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|US3924728 *||Nov 22, 1974||Dec 9, 1975||Columbia Ribbon Carbon Mfg||Pressure-adhesive correction materials and method for producing same|
|US3942621 *||Apr 28, 1970||Mar 9, 1976||Mac Karlan||Method of and article for masking|
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|US4161551 *||Mar 24, 1977||Jul 17, 1979||Eaton Allen Corp.||Adhesively correctable transfer medium with delayed alteration resistance characteristics|
|US4166706 *||Aug 1, 1977||Sep 4, 1979||Johnson & Johnson||Lift-off tape and process|
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|US4242402 *||Apr 2, 1979||Dec 30, 1980||Johnson & Johnson||Lift-off tape and process|
|GB2035408A *||Title not available|
|1||IBM Technical Disclosure Bulletin, "Heat Set Correctable Ribbon," Findlay, vol. 20, No. 9, Feb. 1978, pp. 3549-3552.|
|2||*||IBM Technical Disclosure Bulletin, Heat Set Correctable Ribbon, Findlay, vol. 20, No. 9, Feb. 1978, pp. 3549 3552.|
|Citing Patent||Filing date||Publication date||Applicant||Title|
|US4744685 *||Jun 26, 1986||May 17, 1988||Pelikan Aktiengesellschaft||Thermal transfer ribbon and method of making same|
|US4781481 *||Aug 19, 1987||Nov 1, 1988||Alps Electric Co., Ltd.||Thermal printer and its printing method|
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|US5019421 *||May 12, 1989||May 28, 1991||Pelikan Aktiengesellschaft||Method of making a thermocolor ribbon for a thermal printing process|
|US5037220 *||Jul 13, 1988||Aug 6, 1991||Bayer Aktiengesellschaft||Printing ribbon comprising polycondensates|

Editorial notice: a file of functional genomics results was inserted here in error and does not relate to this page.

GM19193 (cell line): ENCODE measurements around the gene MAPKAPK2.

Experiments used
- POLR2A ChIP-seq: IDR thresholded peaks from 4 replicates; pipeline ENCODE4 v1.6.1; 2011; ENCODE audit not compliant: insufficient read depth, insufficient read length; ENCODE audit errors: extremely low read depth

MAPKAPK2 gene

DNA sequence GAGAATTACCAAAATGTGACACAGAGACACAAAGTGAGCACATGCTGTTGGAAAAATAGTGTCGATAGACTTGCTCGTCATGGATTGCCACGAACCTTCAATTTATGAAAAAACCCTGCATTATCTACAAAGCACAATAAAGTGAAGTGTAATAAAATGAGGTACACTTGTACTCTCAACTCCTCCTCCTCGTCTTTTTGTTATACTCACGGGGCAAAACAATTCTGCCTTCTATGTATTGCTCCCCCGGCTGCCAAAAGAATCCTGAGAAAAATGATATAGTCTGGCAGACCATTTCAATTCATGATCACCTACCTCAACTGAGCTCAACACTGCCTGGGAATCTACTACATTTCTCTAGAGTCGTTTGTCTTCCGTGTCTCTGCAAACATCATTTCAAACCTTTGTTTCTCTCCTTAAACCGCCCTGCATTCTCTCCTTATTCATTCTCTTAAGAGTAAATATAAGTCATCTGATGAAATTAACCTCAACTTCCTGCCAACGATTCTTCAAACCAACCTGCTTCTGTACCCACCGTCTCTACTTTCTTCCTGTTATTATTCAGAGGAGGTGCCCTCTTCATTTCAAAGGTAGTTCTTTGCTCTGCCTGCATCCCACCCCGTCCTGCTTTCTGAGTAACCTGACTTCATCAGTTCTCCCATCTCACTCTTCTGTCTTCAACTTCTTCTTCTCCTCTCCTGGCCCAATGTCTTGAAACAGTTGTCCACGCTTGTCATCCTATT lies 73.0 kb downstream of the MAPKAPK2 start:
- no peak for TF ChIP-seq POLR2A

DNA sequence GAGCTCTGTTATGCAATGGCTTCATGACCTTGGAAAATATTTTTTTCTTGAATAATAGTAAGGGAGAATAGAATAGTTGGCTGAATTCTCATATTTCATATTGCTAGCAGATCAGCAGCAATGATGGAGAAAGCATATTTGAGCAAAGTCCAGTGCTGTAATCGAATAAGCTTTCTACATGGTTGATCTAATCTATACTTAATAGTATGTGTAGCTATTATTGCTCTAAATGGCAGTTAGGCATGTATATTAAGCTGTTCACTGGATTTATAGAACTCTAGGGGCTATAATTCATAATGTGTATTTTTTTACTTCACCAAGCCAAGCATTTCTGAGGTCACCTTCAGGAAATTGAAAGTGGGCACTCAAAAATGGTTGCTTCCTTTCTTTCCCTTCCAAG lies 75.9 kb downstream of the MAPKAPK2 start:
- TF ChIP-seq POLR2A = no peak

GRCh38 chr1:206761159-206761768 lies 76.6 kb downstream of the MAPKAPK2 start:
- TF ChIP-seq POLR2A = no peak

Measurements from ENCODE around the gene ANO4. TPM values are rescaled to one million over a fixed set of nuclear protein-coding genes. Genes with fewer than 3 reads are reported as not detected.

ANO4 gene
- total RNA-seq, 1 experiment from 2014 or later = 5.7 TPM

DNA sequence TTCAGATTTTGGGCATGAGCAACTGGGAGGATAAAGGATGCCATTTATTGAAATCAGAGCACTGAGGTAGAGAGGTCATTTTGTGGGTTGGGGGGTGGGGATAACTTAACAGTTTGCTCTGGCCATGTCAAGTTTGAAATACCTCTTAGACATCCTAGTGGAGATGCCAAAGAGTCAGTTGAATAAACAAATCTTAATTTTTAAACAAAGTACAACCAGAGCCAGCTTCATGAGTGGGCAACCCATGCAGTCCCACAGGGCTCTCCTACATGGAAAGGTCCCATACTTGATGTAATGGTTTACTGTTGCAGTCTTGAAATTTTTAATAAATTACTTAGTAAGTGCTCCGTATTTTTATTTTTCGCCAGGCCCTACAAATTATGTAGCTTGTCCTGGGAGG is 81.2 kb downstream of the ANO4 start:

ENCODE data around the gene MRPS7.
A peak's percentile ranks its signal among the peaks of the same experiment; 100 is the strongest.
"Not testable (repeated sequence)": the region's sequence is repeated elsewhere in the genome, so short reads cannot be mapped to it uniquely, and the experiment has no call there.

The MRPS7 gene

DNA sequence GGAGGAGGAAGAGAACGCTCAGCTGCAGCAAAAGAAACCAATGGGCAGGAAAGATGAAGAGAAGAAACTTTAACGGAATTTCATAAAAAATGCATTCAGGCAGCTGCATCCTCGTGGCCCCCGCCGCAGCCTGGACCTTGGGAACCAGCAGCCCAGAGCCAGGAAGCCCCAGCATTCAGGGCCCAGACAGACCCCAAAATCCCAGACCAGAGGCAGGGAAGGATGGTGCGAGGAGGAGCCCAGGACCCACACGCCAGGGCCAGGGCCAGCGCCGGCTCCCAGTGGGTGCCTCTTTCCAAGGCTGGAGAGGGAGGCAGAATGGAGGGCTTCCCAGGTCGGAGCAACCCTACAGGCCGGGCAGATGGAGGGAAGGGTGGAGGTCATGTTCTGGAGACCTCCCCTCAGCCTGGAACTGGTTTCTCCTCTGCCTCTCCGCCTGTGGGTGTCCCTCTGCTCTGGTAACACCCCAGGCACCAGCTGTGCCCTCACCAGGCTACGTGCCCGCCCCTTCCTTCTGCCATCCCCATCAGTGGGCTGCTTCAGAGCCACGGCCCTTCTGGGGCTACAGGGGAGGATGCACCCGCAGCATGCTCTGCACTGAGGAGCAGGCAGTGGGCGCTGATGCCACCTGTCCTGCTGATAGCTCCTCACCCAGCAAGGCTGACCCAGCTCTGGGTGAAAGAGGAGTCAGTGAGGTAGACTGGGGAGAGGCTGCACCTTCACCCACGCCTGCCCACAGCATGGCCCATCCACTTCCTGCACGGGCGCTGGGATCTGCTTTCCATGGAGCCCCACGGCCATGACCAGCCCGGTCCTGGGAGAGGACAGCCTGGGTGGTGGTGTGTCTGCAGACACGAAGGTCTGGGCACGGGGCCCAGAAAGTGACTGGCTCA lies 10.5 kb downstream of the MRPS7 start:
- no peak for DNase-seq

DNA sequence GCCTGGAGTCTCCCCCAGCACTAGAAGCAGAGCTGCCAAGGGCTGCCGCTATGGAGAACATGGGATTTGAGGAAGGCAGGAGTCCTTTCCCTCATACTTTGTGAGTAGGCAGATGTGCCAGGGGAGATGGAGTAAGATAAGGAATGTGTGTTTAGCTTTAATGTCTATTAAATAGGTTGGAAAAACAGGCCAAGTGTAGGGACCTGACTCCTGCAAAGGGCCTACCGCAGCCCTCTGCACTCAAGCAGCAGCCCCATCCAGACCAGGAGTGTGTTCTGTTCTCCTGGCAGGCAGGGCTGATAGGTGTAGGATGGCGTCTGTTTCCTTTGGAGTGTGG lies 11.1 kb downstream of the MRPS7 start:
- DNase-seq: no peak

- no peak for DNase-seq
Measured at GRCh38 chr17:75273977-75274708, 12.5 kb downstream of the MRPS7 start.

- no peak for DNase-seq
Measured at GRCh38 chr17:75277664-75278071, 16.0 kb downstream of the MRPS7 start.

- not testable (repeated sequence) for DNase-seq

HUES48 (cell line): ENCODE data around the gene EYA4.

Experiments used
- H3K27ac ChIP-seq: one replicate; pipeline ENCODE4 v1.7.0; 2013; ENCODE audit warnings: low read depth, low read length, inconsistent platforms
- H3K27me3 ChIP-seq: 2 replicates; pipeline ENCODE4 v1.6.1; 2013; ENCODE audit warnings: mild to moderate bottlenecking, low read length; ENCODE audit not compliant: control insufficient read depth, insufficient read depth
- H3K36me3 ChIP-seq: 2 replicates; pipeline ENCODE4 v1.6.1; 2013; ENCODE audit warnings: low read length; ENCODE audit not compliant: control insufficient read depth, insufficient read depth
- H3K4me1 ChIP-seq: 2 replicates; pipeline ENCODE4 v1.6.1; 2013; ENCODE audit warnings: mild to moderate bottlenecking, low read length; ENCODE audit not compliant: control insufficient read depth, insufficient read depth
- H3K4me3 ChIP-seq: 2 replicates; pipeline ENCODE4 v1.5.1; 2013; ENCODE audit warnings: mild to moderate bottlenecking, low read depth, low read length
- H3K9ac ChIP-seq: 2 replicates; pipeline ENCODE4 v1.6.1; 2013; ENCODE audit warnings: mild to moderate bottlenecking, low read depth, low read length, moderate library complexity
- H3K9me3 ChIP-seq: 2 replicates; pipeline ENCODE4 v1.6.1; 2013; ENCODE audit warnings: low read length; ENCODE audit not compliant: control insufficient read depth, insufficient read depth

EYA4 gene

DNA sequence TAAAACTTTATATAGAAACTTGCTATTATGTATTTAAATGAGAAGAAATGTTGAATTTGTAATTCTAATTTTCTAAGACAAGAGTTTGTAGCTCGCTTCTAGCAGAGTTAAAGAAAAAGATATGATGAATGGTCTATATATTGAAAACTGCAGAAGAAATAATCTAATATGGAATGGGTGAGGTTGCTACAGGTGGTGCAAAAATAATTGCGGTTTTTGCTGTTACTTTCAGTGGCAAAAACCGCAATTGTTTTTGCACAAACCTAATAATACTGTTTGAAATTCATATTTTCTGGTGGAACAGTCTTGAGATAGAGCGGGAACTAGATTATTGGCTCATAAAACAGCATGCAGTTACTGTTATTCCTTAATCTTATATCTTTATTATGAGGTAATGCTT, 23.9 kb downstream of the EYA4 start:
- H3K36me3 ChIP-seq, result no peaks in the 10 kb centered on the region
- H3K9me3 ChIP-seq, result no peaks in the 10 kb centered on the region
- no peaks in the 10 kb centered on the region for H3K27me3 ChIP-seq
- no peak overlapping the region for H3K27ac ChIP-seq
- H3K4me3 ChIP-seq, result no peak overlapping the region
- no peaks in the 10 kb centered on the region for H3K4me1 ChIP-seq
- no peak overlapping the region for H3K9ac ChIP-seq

|US5116148 *||May 29, 1990||May 26, 1992||Hitachi, Ltd.||Heat transfer ink sheet having a precoating layer which is thermally transferred prior to sublimation of an ink dye|
|US5171639 *||Feb 19, 1991||Dec 15, 1992||Pelikan Aktiengesellschaft||Method of making a thermocolor ribbon for a thermal printing process|
|US5199805 *||Aug 22, 1991||Apr 6, 1993||Canon Kabushiki Kaisha||Image recording apparatus and ink sheet cassette applicable therein|
|US5484644 *||Jul 14, 1993||Jan 16, 1996||Dai Nippon Insatsu Kabushiki Kaisha||Composite thermal transfer sheet|
|US5490898 *||Aug 17, 1994||Feb 13, 1996||Seed Rubber Company Limited||Coating film transfer tool|
|US5556469 *||Nov 23, 1994||Sep 17, 1996||Seed Rubber Company Limited||Coating film transfer tool|
|US5785437 *||Jun 2, 1995||Jul 28, 1998||Seed Rubber Company Limited||Tape cartridge for coating film transfer tool and coating film transfer tool|
|US5792263 *||Dec 12, 1995||Aug 11, 1998||Seed Rubber Company, Ltd.||Tape cartridge for coating film transfer tool and coating film transfer tool containing the cartridge|
|US5876836 *||Jun 7, 1995||Mar 2, 1999||Dai Nippon Insatsu Kabushiki Kaisha||Composite thermal transfer sheet|
|US6231964||Jun 30, 1998||May 15, 2001||Ncr Corporation||Thermal transfer ribbons with large size wax or resin particles|
|US20090075218 *||Apr 27, 2006||Mar 19, 2009||Fujifilm Corporation||Silver halide color photographic light-sensitive material|
|DE3726007A1 *||Aug 5, 1987||Feb 18, 1988||Canon Kk||Farbbandkassette und diese verwendendes aufzeichnungsgeraet|
|EP0257633A1 *||Aug 26, 1987||Mar 2, 1988||Hitachi, Ltd.||Heat transfer process and heat transfer ink sheet for use in the process|
|U.S. Classification||400/241.1, 428/913, 400/696, 427/148, 400/240.1|
|International Classification||B41J31/08, B41M5/26, B41J31/00, B41M5/392, B41M5/42, B41J, B41M5/382|
|Cooperative Classification||Y10S428/913, B41M5/3825|
|Mar 28, 1991||AS||Assignment|
Owner name: IBM INFORMATION PRODUCTS CORPORATION, 55 RAILROAD
Free format text: ASSIGNMENT OF ASSIGNORS INTEREST.;ASSIGNOR:INTERNATIONAL BUSINESS MACHINES CORPORATION;REEL/FRAME:005678/0098
Effective date: 19910326
Owner name: MORGAN BANK
Free format text: SECURITY INTEREST;ASSIGNOR:IBM INFORMATION PRODUCTS CORPORATION;REEL/FRAME:005678/0062
Effective date: 19910327
|Oct 13, 1998||AS||Assignment|
Owner name: LEXMARK INTERNATIONAL, INC., KENTUCKY
Free format text: TERMINATION AND RELEASE OF SECURITY INTEREST;ASSIGNOR:MORGAN GUARANTY TRUST COMPANY OF NEW YORK;REEL/FRAME:009490/0176
Effective date: 19980127